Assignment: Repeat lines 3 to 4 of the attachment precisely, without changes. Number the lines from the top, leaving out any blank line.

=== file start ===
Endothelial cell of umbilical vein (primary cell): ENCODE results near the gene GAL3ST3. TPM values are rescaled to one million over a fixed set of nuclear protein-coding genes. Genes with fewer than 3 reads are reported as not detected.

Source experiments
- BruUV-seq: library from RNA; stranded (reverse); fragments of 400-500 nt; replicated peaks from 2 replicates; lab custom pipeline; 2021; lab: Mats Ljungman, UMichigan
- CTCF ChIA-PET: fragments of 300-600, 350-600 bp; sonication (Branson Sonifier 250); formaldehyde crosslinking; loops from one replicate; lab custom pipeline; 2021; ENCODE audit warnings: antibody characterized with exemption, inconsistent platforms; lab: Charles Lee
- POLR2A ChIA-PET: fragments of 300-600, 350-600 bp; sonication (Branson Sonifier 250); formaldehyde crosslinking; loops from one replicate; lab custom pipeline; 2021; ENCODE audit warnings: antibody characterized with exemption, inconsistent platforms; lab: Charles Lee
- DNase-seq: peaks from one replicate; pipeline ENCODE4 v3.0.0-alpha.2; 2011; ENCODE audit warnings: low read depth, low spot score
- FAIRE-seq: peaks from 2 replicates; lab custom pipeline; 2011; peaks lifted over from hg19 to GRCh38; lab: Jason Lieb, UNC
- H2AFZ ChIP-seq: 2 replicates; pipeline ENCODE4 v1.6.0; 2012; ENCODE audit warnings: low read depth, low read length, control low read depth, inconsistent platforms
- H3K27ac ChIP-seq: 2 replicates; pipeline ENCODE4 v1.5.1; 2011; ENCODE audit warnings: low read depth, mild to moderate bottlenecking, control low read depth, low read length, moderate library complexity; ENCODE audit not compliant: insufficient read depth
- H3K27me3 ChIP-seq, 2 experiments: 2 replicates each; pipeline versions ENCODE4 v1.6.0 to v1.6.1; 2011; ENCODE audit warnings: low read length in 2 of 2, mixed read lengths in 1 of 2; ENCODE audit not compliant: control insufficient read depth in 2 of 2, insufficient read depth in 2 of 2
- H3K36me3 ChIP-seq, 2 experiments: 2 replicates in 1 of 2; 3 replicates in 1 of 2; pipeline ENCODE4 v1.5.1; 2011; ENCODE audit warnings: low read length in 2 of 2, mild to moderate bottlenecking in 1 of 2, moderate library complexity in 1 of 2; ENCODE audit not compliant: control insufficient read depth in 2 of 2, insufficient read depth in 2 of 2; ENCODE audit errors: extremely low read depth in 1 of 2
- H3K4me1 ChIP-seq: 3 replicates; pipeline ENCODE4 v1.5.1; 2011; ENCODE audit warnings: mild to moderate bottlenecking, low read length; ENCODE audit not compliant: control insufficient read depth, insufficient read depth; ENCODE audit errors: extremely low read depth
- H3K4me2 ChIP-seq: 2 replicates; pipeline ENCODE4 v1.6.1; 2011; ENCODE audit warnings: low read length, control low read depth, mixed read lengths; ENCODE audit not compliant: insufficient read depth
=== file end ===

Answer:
- BruUV-seq: library from RNA; stranded (reverse); fragments of 400-500 nt; replicated peaks from 2 replicates; lab custom pipeline; 2021; lab: Mats Ljungman, UMichigan
- CTCF ChIA-PET: fragments of 300-600, 350-600 bp; sonication (Branson Sonifier 250); formaldehyde crosslinking; loops from one replicate; lab custom pipeline; 2021; ENCODE audit warnings: antibody characterized with exemption, inconsistent platforms; lab: Charles Lee